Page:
So now the jihadist rulers of the Palestinian territories are planning to tie up Britain in lawfare over the existence of the State of Israel. How brazenly absurd.
Immediately after the birth of the Jewish state in 1948, the surrounding Islamic states tried and failed to destroy it. They tried again in 1967 and lost in the Six Day War, and again in 1973 in the Yom Kippur war and once again failed; all these defeats were a blow to jihadist pride. It’s those jihad wars, which were intended to obliterate Israel, that caused the so-called “mass displacement” of Palestinians.
The goal of destroying the Jewish State of Israel remains in the jihadist Palestinian Authority, Fatah and Hamas Charters; jihad attacks on innocent Israeli citizens are ongoing, and Abbas envisions a future Palestinian state with “not a single Israeli” living in it. The Palestinian leadership seeks a one-state solution, which would involve the deaths of millions of Israelis, while the world fantasizes about a two-state one.
“UK refuses to apologise to Palestinians for Balfour Declaration and says it is ‘proud of role in creating Israel'”, by Lizzie Dearden, UK Independent, April 26, 2017:
Palestinian leaders have vowed to sue the British Government after it refused to apologise for a 1917 declaration that paved the way for the creation of Israel.
Mahmoud Abbas had called for an apology in his address to the UN General Assembly in September, ahead of planned celebrations by British and Israeli officials to mark the centenary of the Balfour Declaration.
More than 13,500 people signed a petition calling for the Government to “openly apologise to the Palestinian people” over the letter, saying the UK’s colonial policy caused “mass displacement” and injustice.
The number of signatures failed to pass the benchmark for a parliamentary debate but the Government issued a formal response.
“The Balfour Declaration is an historic statement for which HMG does not intend to apologise,” it said.
“We are proud of our role in creating the State of Israel. The task now is to encourage moves towards peace.”
A spokesperson said the Declaration was written in a world of “competing imperial powers” as the First World War raged and Ottoman Empire diminished, adding: “In that context, establishing a homeland for the Jewish people in the land to which they had such strong historical and religious ties was the right and moral thing to do, particularly against the background of centuries of persecution.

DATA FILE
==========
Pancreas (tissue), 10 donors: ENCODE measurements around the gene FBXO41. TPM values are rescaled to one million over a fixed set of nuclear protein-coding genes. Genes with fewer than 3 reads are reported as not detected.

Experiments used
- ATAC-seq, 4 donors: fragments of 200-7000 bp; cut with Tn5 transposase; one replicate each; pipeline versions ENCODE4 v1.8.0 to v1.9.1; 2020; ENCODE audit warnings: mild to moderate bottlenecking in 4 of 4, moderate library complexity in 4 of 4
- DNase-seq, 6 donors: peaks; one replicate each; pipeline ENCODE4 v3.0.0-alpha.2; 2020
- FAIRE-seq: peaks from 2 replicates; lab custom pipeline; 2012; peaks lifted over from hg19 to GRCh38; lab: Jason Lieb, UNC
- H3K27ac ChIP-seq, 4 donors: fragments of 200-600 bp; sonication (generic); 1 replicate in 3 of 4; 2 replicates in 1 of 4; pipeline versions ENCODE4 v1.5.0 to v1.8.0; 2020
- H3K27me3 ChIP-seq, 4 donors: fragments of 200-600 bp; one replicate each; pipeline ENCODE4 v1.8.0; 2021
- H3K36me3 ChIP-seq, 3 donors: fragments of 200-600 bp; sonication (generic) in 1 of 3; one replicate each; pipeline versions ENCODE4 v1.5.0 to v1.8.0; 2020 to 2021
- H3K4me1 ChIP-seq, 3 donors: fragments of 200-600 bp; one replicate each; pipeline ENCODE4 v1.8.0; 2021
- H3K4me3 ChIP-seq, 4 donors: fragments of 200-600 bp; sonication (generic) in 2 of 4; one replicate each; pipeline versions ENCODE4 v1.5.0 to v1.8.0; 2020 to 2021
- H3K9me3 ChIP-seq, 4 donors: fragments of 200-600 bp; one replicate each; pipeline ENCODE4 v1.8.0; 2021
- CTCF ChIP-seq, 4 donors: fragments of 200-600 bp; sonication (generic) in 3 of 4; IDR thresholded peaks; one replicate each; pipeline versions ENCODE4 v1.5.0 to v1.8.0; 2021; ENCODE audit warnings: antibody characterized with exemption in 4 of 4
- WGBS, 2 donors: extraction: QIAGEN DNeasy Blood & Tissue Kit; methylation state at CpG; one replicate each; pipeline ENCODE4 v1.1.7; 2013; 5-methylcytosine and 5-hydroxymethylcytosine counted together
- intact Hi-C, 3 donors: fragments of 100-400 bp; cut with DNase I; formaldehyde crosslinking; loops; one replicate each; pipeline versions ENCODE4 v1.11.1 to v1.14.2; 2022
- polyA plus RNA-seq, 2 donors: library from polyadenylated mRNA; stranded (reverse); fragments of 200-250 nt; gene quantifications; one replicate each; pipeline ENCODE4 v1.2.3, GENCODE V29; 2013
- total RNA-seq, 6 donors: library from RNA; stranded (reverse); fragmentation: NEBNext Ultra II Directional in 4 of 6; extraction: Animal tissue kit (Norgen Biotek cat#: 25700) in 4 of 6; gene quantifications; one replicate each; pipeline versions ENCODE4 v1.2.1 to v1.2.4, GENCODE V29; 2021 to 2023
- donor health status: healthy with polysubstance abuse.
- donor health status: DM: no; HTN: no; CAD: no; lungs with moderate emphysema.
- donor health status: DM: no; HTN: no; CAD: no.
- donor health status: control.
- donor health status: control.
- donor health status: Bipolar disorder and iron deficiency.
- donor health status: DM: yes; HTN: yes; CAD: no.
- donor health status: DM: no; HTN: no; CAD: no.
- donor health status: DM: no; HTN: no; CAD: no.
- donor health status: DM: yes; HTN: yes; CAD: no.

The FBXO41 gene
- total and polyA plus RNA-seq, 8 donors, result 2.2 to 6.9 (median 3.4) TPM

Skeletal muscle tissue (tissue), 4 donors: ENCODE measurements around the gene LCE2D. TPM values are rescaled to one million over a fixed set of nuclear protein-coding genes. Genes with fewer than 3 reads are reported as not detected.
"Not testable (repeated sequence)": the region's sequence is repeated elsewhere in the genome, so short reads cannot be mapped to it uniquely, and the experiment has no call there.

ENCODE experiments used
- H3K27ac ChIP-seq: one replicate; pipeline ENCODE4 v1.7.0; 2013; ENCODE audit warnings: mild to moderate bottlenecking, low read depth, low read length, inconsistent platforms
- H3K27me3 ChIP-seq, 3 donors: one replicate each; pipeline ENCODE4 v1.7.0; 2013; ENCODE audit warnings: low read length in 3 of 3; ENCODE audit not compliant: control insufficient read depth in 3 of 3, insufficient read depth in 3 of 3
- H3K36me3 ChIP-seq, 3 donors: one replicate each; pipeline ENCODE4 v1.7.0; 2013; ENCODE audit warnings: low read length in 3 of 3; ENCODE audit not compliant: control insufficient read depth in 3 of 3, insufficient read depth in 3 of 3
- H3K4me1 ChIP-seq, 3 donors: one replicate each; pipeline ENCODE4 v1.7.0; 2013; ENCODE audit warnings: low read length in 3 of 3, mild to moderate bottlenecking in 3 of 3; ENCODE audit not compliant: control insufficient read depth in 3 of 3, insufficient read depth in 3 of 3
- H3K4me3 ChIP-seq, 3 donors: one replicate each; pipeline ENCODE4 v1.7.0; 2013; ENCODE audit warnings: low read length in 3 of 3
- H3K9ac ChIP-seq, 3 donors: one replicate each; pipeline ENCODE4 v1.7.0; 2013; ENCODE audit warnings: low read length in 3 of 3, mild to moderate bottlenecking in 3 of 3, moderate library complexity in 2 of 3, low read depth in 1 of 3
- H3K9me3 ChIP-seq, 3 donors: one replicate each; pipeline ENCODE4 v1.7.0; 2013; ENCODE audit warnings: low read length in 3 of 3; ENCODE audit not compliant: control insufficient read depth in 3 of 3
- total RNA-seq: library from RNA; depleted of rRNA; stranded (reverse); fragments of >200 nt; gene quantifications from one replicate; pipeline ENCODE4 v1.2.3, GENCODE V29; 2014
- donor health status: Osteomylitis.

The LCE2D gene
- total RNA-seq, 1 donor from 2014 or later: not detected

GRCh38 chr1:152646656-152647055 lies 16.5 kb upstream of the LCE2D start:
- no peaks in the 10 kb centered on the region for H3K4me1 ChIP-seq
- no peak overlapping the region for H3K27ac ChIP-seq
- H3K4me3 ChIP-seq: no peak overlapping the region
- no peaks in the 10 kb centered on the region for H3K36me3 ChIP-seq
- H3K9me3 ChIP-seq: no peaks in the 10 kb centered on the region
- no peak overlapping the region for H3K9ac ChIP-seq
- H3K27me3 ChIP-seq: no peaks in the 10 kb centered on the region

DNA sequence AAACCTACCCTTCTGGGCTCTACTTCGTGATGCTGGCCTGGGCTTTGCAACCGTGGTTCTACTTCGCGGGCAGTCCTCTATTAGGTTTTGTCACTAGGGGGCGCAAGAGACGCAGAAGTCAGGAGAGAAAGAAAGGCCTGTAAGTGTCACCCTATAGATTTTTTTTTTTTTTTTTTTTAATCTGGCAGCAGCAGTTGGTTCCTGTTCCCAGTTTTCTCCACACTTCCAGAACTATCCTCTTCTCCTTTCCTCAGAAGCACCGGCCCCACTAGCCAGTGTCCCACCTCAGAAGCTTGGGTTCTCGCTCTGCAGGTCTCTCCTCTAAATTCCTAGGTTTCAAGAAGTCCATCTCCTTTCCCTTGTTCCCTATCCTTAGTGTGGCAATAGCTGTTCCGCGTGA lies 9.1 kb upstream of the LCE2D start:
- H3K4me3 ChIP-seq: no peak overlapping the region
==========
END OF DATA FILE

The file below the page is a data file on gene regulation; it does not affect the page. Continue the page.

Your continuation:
“Of course, a full assessment of the Declaration and what followed from it can only be made by historians.”
The Government’s statement accepted that the Declaration “should have called for the protection of political rights of the non-Jewish communities in Palestine, particularly their right to self-determination” but said that lasting peace must now be established through a two-state solution.
It called for a “viable and sovereign Palestinian state” based on the 1967 borders complete with agreed land swaps, Jerusalem as the shared capital of both states, and an agreed settlement for refugees.
Manuel Hassassian, the Palestinian ambassador to the UK, said the response meant “the Queen and the Government of Britain will not apologise to the Palestinian people” and planned centenary events would go ahead.
He said that unless the position was reversed and the UK formally recognised the state of Palestine, a lawsuit would be pursued.
“This is the only condition upon which we can close this file permanently,” he told Voice of Palestine Radio on Tuesday.
The Balfour Declaration was a letter sent on 2 November 1917 from British Foreign Secretary Arthur James Balfour to Lionel Walter Rothschild, a leader of the British Jewish Community.
It said the government of the time favoured the establishment of a “national home for the Jewish people in Palestine”, as long as “nothing shall be done which may prejudice the civil and religious rights of existing non-Jewish communities in Palestine”.
The text was read as support for the Zionist movement and was later incorporated into a peace treaty with the Ottoman Empire and the British Mandate for Palestine, despite contradicting other agreements.
Palestinians have long condemned the document as a promise by Britain to hand over land that it did not own.
Israel declared independence in 1948 after the British Mandate expired and won the subsequent Arab-Israeli War, prompting significant demographic change in the region and exodus of more than 700,000 Palestinians.
Israel later captured the West Bank and East Jerusalem in the 1967 war, along with the Gaza Strip that is now controlled by the Hamas Islamist group.
The last round of Israeli-Palestinian peace talks collapsed in 2014, while the past year has seen an upsurge in violence seeing Israelis killed in stabbings and car attacks and more than 280 Palestinians – mostly attackers – killed by Israeli security forces.
There has also been an increase in tensions over the construction of Jewish settlements in the Occupied Palestinian Territories that are regarded as illegal under international law.
Theresa May has invited Israeli Prime Minister Benjamin Netanyahu to attend events commemorating the Balfour Declaration in November. Other commemorations are expected to take place in Israel during the year.
A spokesperson for the Foreign and Commonwealth Office told The Independent that it recognises “sensitivities” over the declaration and subsequent events in the Middle East, but that “the UK Government will be marking the centenary in an appropriate and balanced manner”.
“Our focus remains on encouraging the Israelis and Palestinians to take steps which bring them closer to peace,” he added.
“We continue to support the principle of a Jewish homeland and the modern state of Israel….